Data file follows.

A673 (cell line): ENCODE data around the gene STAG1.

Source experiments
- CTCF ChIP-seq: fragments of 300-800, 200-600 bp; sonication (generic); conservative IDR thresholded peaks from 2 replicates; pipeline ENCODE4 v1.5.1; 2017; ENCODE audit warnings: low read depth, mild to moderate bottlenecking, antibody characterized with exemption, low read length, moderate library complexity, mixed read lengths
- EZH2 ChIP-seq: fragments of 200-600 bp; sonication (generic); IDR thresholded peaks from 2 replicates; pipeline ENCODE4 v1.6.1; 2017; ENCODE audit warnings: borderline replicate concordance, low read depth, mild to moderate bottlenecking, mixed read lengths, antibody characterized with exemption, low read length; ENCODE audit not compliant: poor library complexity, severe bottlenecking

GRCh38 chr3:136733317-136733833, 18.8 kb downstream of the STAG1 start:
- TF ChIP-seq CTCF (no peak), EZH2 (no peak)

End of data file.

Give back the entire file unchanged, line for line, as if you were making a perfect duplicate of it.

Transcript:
A673 (cell line): ENCODE data around the gene STAG1.

Source experiments
- CTCF ChIP-seq: fragments of 300-800, 200-600 bp; sonication (generic); conservative IDR thresholded peaks from 2 replicates; pipeline ENCODE4 v1.5.1; 2017; ENCODE audit warnings: low read depth, mild to moderate bottlenecking, antibody characterized with exemption, low read length, moderate library complexity, mixed read lengths
- EZH2 ChIP-seq: fragments of 200-600 bp; sonication (generic); IDR thresholded peaks from 2 replicates; pipeline ENCODE4 v1.6.1; 2017; ENCODE audit warnings: borderline replicate concordance, low read depth, mild to moderate bottlenecking, mixed read lengths, antibody characterized with exemption, low read length; ENCODE audit not compliant: poor library complexity, severe bottlenecking

GRCh38 chr3:136733317-136733833, 18.8 kb downstream of the STAG1 start:
- TF ChIP-seq CTCF (no peak), EZH2 (no peak)